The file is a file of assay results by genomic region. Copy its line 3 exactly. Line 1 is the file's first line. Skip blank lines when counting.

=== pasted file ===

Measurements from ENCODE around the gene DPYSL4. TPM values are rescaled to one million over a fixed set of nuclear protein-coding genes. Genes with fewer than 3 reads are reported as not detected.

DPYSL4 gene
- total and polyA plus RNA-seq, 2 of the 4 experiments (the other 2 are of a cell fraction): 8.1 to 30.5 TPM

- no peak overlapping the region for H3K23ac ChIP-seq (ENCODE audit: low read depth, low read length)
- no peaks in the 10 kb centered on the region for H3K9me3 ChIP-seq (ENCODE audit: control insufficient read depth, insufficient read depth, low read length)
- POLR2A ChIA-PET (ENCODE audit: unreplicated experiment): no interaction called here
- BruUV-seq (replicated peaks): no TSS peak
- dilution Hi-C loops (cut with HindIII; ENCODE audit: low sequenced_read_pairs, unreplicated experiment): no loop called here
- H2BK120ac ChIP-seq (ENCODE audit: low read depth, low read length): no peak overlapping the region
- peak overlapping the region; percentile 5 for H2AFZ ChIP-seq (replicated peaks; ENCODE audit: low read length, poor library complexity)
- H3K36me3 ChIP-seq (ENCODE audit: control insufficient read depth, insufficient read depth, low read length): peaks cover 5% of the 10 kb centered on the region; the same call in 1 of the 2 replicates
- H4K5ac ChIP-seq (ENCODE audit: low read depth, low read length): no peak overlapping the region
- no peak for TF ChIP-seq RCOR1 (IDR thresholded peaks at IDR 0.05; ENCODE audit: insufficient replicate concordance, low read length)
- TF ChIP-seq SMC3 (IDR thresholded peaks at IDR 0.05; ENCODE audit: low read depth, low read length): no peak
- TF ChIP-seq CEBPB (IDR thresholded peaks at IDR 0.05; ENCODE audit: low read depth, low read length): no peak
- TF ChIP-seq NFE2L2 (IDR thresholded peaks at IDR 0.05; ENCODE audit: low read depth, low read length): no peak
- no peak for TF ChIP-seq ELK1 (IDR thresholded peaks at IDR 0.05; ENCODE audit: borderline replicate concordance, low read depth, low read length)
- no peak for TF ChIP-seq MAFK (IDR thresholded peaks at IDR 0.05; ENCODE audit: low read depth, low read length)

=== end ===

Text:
- total and polyA plus RNA-seq, 2 of the 4 experiments (the other 2 are of a cell fraction): 8.1 to 30.5 TPM